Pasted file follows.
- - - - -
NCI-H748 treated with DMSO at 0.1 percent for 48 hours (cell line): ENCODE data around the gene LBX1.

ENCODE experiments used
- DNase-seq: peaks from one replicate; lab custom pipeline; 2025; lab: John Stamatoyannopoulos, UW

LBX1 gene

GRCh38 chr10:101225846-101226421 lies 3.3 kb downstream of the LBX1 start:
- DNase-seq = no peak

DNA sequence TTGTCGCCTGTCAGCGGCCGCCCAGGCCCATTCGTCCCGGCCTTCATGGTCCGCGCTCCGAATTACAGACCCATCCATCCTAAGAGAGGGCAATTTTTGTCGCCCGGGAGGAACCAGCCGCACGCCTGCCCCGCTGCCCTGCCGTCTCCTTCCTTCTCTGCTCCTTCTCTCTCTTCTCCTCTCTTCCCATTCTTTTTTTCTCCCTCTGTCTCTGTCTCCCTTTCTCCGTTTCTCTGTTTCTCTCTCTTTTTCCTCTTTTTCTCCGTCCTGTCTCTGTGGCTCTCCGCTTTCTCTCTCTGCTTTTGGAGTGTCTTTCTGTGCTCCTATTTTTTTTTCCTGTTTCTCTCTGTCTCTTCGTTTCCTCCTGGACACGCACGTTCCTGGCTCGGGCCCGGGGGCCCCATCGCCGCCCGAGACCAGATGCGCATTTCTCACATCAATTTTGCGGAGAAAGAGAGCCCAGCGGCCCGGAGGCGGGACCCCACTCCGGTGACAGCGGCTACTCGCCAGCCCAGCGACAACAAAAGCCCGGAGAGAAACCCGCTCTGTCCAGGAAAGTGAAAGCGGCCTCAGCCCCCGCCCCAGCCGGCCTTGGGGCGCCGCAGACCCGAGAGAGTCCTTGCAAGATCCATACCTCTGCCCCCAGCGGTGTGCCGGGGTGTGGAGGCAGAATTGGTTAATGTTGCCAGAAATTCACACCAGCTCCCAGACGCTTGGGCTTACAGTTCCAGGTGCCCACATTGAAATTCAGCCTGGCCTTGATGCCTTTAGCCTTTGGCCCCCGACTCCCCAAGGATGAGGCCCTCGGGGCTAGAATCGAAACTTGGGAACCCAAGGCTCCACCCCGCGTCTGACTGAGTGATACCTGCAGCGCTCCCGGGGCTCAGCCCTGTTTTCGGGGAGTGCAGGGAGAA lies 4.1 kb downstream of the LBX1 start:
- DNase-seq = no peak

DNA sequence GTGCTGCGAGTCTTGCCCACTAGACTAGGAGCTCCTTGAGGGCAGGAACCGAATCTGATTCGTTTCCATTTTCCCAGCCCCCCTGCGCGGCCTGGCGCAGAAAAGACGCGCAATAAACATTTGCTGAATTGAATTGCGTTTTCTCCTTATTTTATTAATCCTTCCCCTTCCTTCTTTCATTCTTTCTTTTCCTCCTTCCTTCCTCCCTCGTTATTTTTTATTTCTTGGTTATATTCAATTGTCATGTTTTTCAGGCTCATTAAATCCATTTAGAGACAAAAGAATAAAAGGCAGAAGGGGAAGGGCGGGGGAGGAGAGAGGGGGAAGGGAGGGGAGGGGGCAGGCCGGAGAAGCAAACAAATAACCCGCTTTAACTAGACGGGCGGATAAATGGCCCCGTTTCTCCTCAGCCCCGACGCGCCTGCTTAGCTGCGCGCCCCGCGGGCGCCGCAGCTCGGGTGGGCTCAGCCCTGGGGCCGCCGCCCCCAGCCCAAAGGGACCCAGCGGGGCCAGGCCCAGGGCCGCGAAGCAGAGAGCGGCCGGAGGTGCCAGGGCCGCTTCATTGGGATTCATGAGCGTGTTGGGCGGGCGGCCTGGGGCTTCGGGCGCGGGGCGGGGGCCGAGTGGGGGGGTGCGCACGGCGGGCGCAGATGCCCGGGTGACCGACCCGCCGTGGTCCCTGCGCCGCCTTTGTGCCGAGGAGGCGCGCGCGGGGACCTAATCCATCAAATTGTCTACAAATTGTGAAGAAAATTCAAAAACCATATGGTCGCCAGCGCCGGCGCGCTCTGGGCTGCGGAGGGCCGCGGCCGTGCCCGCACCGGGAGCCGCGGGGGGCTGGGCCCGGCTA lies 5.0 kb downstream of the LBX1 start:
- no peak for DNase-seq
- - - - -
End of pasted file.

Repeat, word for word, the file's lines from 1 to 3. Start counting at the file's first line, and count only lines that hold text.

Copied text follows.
NCI-H748 treated with DMSO at 0.1 percent for 48 hours (cell line): ENCODE data around the gene LBX1.

ENCODE experiments used
- DNase-seq: peaks from one replicate; lab custom pipeline; 2025; lab: John Stamatoyannopoulos, UW